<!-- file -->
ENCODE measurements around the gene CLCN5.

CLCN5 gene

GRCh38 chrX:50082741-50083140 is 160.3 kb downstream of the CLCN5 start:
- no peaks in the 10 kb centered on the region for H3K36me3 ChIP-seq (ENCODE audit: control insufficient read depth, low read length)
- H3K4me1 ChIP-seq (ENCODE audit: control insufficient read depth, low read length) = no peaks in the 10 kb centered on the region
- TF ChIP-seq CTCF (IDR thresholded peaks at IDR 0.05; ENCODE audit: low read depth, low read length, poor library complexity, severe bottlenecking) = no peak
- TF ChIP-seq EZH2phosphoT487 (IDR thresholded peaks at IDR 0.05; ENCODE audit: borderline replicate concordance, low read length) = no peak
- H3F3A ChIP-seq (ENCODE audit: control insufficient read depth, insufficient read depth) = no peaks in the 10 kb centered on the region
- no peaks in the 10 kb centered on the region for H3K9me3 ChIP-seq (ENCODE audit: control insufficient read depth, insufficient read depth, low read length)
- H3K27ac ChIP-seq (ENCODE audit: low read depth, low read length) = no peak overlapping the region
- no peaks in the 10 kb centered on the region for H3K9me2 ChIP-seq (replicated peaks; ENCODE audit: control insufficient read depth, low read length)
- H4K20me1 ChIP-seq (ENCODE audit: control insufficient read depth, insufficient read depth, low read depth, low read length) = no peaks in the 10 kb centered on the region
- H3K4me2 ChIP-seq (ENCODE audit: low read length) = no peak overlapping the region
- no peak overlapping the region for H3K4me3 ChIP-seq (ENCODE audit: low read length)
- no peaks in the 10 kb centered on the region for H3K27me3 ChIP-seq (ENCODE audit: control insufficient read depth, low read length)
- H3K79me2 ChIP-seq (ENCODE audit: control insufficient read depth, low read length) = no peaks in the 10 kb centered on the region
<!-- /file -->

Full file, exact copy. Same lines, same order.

ENCODE measurements around the gene CLCN5.

CLCN5 gene

GRCh38 chrX:50082741-50083140 is 160.3 kb downstream of the CLCN5 start:
- no peaks in the 10 kb centered on the region for H3K36me3 ChIP-seq (ENCODE audit: control insufficient read depth, low read length)
- H3K4me1 ChIP-seq (ENCODE audit: control insufficient read depth, low read length) = no peaks in the 10 kb centered on the region
- TF ChIP-seq CTCF (IDR thresholded peaks at IDR 0.05; ENCODE audit: low read depth, low read length, poor library complexity, severe bottlenecking) = no peak
- TF ChIP-seq EZH2phosphoT487 (IDR thresholded peaks at IDR 0.05; ENCODE audit: borderline replicate concordance, low read length) = no peak
- H3F3A ChIP-seq (ENCODE audit: control insufficient read depth, insufficient read depth) = no peaks in the 10 kb centered on the region
- no peaks in the 10 kb centered on the region for H3K9me3 ChIP-seq (ENCODE audit: control insufficient read depth, insufficient read depth, low read length)
- H3K27ac ChIP-seq (ENCODE audit: low read depth, low read length) = no peak overlapping the region
- no peaks in the 10 kb centered on the region for H3K9me2 ChIP-seq (replicated peaks; ENCODE audit: control insufficient read depth, low read length)
- H4K20me1 ChIP-seq (ENCODE audit: control insufficient read depth, insufficient read depth, low read depth, low read length) = no peaks in the 10 kb centered on the region
- H3K4me2 ChIP-seq (ENCODE audit: low read length) = no peak overlapping the region
- no peak overlapping the region for H3K4me3 ChIP-seq (ENCODE audit: low read length)
- no peaks in the 10 kb centered on the region for H3K27me3 ChIP-seq (ENCODE audit: control insufficient read depth, low read length)
- H3K79me2 ChIP-seq (ENCODE audit: control insufficient read depth, low read length) = no peaks in the 10 kb centered on the region